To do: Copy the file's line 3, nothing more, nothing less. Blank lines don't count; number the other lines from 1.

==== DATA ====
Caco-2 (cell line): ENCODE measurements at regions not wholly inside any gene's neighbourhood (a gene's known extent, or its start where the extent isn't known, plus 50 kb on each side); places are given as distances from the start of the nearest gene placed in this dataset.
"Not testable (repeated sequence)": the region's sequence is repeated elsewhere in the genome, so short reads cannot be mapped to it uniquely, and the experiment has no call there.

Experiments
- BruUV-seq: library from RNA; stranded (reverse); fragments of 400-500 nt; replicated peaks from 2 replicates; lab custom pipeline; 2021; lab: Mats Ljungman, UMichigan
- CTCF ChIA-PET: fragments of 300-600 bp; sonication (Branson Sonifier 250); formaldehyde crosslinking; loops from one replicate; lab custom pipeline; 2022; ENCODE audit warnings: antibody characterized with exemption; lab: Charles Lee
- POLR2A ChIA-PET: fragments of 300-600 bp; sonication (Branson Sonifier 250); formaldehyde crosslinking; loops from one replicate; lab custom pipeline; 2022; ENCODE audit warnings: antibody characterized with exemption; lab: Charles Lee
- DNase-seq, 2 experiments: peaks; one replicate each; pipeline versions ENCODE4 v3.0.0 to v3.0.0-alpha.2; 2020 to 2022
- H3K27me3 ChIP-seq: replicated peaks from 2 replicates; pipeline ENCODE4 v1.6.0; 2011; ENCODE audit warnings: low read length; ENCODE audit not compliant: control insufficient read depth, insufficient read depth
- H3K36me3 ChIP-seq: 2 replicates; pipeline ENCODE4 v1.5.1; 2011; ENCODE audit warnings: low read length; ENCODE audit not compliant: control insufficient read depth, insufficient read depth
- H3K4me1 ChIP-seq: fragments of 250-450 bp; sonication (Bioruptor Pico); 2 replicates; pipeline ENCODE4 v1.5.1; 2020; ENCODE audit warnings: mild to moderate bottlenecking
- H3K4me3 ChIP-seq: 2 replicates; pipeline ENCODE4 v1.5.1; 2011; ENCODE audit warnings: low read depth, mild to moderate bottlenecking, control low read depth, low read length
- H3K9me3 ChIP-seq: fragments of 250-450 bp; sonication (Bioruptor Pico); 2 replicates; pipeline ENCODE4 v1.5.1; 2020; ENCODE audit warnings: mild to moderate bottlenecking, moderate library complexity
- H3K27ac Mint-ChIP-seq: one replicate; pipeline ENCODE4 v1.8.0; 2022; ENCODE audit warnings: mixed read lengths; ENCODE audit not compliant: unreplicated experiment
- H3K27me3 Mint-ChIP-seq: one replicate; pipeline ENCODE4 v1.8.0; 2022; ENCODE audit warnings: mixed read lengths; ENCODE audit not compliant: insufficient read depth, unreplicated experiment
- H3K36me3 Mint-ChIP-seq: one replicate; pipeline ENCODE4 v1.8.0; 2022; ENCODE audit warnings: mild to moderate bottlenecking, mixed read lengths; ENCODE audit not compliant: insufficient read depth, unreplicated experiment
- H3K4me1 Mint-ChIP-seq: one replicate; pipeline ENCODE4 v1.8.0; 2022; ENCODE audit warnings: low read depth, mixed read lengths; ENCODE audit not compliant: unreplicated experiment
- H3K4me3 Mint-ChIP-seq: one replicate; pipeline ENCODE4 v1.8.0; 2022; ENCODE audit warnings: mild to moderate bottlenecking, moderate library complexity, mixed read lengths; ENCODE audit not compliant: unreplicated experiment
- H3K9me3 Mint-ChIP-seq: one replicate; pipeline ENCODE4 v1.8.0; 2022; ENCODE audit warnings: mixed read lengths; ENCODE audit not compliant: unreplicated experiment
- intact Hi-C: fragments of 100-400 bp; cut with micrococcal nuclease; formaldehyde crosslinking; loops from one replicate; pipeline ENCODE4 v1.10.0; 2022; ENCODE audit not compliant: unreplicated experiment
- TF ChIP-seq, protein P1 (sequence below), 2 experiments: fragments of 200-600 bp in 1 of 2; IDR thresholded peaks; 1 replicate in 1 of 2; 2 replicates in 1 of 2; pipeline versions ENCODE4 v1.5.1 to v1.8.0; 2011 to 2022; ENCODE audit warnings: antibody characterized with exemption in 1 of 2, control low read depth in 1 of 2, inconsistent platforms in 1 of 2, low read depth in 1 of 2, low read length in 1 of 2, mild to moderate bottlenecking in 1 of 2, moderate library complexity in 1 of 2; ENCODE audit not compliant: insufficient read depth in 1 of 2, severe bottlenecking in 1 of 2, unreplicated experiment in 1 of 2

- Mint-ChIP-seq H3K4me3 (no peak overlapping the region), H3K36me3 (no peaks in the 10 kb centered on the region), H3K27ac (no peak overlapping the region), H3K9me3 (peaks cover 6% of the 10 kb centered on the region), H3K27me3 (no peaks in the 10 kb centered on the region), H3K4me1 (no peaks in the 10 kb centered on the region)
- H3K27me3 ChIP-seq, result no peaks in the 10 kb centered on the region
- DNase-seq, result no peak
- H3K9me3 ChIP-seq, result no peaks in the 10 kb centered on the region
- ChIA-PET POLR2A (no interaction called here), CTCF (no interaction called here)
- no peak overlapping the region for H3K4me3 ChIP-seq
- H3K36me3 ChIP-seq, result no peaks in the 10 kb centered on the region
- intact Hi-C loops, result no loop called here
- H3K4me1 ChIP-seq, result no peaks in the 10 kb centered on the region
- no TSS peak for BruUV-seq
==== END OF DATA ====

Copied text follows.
Experiments